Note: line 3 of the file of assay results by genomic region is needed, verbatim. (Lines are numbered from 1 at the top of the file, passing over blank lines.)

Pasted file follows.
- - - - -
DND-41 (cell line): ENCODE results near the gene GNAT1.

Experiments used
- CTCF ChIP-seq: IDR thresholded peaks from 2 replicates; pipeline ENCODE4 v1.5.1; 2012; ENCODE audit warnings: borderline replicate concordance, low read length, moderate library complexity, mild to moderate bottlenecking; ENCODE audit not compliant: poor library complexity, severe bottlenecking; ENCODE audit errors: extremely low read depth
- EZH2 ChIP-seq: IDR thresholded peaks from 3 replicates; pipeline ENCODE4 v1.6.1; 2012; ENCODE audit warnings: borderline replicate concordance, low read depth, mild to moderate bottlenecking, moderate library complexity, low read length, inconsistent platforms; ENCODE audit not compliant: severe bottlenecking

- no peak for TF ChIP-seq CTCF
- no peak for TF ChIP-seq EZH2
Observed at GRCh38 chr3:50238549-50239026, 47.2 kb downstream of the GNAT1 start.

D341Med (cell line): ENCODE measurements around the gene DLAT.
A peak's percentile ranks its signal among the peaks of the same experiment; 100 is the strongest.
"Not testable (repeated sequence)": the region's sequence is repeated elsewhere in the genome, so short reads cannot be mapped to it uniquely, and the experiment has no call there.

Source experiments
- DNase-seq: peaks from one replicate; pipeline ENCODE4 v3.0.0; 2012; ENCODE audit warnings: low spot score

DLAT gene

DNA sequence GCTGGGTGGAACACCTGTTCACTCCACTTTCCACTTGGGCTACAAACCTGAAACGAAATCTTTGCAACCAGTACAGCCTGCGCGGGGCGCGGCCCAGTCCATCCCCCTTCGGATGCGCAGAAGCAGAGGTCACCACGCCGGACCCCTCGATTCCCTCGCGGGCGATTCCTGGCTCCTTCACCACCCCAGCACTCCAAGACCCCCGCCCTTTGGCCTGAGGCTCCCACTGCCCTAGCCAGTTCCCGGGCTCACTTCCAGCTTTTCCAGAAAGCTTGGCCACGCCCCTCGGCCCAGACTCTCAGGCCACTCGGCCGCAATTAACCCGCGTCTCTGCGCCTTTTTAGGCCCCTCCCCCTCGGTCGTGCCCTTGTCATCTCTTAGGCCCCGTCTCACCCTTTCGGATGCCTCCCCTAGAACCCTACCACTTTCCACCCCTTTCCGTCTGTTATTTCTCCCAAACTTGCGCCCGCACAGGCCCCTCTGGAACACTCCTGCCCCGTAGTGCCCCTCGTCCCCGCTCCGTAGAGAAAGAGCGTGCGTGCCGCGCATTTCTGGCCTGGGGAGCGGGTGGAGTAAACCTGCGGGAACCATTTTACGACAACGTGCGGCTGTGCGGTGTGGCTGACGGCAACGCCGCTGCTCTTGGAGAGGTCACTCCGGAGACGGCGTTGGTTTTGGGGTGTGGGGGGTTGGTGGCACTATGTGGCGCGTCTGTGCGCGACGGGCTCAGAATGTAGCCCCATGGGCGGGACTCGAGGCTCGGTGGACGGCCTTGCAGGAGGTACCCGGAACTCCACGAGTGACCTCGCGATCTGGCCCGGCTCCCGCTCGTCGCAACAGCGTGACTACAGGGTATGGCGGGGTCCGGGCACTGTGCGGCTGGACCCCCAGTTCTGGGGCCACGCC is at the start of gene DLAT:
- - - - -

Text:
- CTCF ChIP-seq: IDR thresholded peaks from 2 replicates; pipeline ENCODE4 v1.5.1; 2012; ENCODE audit warnings: borderline replicate concordance, low read length, moderate library complexity, mild to moderate bottlenecking; ENCODE audit not compliant: poor library complexity, severe bottlenecking; ENCODE audit errors: extremely low read depth